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We often (appropriately) extol the mental and physical benefits of exercise—people who exercise in general live longer, have lower cancer rates, lower blood pressure…just to name a few.  And mental tasks are easier, can better your mood and helps ward off depression.

Overall, exercise is a very good thing. But can we run or bike or swim too much?  

If you know anything about my philosophy you know the answer is yes—you can exercise too little, but you can also exercise too much!

With the summer race season heating up (big yay!), there has been a ramping up of exercisers as well.  Coming up ahead of Michigan Titanium in August, is the Grand Rapids Triathlon which will occur June 19 and 20.  

What should triathletes and other endurance athletes watch out for?  

There are repetitive use injuries of course—too much, too fast, too soon—but as we just finished Mental Health Awareness Month in May (and we really need to be aware every month), I want to begin the discussion on the negative side of exercise and mental health. 

When discussing mental health issues one of the keys is understanding that there is often no beginning or end—it is a circular issue.  

What I mean by this is when someone is not doing well it can be hard to determine where it all got started.  When a person feels anxious or depressed, sleep patterns can become skewed, and it is hard to tell if the poor sleep is making the anxiety/depression worse, or if anxiety/depression is affecting sleep.  The reality: both of these things are happening and the direction is down.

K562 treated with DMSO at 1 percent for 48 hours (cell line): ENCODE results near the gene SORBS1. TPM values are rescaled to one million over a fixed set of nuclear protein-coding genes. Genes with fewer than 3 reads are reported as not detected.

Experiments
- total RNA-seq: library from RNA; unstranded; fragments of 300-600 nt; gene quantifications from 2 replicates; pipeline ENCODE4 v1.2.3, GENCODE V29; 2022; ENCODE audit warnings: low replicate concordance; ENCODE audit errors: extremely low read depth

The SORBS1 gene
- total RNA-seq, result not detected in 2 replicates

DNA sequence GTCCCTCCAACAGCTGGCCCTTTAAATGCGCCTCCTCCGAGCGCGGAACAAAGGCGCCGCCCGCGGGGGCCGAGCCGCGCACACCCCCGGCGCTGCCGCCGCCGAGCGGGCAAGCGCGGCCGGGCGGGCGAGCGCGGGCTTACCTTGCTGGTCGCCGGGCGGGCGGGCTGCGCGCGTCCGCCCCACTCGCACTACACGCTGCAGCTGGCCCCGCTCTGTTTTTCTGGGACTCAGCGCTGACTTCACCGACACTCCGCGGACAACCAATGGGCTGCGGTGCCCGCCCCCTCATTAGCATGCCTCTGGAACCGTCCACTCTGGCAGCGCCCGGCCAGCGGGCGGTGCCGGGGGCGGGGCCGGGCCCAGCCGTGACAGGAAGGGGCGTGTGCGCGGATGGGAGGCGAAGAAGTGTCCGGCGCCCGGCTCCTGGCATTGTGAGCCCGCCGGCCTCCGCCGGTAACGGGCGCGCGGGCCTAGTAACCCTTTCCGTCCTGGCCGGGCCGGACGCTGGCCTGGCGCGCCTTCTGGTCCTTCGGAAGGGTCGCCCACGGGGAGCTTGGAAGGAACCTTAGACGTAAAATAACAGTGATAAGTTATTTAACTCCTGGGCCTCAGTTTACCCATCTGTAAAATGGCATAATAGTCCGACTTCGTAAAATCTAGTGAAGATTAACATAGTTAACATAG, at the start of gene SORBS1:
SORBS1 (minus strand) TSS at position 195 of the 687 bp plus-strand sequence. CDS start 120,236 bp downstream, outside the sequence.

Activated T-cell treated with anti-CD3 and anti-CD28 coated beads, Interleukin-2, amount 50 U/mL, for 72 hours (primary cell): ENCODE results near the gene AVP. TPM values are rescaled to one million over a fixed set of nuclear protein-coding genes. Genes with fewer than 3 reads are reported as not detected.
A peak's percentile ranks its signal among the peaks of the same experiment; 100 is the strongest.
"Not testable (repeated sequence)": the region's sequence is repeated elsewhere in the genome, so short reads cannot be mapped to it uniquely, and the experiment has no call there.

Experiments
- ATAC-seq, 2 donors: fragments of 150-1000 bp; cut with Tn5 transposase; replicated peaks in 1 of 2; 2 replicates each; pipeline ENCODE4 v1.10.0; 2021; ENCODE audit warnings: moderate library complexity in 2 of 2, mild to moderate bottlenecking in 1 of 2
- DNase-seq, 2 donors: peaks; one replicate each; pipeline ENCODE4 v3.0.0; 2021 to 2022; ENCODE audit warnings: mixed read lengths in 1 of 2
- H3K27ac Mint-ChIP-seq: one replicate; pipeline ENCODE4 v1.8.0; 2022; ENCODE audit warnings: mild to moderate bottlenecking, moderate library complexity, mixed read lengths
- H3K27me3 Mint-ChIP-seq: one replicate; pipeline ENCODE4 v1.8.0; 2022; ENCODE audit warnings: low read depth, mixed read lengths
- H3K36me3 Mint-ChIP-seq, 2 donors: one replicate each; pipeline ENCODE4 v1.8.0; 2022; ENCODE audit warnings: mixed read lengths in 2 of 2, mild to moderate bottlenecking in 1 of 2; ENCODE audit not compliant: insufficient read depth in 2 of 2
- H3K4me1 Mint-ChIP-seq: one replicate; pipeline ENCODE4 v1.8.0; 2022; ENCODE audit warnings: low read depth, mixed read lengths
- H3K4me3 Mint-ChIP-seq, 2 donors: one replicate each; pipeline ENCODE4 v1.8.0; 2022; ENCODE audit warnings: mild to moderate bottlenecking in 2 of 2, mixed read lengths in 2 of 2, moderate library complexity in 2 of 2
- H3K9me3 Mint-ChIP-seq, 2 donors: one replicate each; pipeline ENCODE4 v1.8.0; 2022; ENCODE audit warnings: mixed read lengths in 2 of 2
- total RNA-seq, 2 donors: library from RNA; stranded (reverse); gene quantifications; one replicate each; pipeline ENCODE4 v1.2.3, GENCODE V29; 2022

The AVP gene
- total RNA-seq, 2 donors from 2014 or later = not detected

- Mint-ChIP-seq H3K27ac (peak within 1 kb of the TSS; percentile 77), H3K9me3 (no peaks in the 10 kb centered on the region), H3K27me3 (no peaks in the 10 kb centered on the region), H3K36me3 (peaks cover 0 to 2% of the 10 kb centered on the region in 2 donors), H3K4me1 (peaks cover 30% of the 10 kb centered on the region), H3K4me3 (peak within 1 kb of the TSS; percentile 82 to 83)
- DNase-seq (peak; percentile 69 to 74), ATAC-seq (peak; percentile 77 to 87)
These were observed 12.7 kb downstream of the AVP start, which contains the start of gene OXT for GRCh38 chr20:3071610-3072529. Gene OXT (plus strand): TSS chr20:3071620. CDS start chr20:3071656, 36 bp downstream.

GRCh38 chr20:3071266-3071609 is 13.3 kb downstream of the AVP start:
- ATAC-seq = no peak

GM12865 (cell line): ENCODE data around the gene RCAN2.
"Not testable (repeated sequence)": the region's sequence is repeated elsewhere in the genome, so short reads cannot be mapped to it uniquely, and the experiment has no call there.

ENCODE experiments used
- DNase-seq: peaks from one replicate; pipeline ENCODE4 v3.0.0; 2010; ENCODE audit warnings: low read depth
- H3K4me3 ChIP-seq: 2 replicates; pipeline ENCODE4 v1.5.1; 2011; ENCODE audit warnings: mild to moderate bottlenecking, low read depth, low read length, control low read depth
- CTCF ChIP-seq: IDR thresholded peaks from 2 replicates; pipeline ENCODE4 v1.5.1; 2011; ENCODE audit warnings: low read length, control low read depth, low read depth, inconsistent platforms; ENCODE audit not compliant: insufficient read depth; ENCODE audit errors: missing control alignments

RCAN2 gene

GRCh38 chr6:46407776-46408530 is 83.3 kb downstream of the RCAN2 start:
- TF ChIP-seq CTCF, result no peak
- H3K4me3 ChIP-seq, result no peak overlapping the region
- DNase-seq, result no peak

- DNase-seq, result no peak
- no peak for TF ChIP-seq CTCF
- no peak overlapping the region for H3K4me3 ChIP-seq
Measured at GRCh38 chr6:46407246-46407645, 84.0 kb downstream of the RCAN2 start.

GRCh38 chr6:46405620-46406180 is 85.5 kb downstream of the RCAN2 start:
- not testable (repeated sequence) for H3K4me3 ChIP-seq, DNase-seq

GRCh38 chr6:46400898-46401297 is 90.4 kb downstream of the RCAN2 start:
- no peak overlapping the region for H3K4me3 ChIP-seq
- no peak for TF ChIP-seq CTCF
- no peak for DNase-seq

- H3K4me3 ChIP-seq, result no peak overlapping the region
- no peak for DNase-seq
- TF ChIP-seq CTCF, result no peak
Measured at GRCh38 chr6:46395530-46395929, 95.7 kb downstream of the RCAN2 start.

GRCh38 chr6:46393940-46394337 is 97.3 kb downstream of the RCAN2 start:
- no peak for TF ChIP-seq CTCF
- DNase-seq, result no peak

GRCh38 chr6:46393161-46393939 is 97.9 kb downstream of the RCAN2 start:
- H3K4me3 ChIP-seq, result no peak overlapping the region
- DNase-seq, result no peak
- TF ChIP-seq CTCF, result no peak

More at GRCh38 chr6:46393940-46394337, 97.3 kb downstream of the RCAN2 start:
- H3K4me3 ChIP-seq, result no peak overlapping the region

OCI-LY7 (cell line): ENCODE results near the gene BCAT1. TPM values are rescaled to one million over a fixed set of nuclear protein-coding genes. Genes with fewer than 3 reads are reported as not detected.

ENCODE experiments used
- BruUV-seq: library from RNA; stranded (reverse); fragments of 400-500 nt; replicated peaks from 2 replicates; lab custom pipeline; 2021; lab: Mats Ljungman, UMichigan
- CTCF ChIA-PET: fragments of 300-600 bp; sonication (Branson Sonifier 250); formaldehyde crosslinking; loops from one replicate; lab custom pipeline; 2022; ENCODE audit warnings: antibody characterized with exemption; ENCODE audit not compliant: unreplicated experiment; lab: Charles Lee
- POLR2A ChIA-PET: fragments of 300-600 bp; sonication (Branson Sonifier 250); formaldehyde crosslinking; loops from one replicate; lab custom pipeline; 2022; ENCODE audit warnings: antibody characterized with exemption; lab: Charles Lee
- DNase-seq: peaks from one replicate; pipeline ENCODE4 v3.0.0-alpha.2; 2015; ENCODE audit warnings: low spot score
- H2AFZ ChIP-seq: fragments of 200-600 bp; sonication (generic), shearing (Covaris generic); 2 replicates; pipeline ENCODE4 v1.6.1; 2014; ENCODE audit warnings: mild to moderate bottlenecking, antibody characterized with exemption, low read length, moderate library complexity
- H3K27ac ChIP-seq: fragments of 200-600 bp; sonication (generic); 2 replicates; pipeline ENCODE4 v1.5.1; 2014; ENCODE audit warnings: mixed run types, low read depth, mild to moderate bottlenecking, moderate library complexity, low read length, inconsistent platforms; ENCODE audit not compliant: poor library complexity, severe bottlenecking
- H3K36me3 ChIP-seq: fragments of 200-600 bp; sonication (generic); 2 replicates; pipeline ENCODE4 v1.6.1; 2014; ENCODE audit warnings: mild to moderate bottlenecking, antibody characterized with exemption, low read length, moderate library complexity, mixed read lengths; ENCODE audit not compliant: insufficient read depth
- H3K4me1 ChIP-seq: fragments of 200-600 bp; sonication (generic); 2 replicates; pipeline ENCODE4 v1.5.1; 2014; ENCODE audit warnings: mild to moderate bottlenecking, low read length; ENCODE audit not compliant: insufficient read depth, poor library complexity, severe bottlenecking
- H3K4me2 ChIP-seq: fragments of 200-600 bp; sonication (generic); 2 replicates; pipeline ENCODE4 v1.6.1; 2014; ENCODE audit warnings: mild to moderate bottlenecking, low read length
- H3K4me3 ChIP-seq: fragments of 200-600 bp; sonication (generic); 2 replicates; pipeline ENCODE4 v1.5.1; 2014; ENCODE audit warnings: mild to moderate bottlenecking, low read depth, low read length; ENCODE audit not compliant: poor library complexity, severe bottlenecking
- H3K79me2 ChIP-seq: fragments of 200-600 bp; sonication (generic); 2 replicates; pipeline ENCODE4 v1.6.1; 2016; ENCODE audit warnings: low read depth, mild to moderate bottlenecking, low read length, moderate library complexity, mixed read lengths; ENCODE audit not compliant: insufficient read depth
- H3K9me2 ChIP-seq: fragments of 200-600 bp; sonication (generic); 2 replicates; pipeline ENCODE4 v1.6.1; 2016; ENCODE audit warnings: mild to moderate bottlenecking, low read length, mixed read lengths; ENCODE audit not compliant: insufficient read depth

The same process can apply to athletes—is there something about the exercise that is making the person feel bad, or is feeling bad affecting exercise?  And what is there attached to exercise that might make a person feel bad—lose the joy that usually pushes them forward?  It might be internal (such as pressure to win or improve or not miss a workout) or external (pressure from parents to win or to continue to participate when the athlete wants to be done). 

In the end, the act of exercising loses joy, causing less exercise—the dreaded downward spiral.  Throw in the loss of sport due to injury or a pandemic and the spiral can get worse—that’s where we will pick it up next time.  Until then focus on the positive aspects of exercise and the motivation behind this exercise—why do you do what you do?

Call 252-7778 or search sports medicine at www.metrohealth.net for information on how to see us if your mental or physical health could use a boost!

Be active!

*Dr, Ed Kornoelje is a Family Medicine Specialist for Metro Health-University of Michigan Health Sports Medicine

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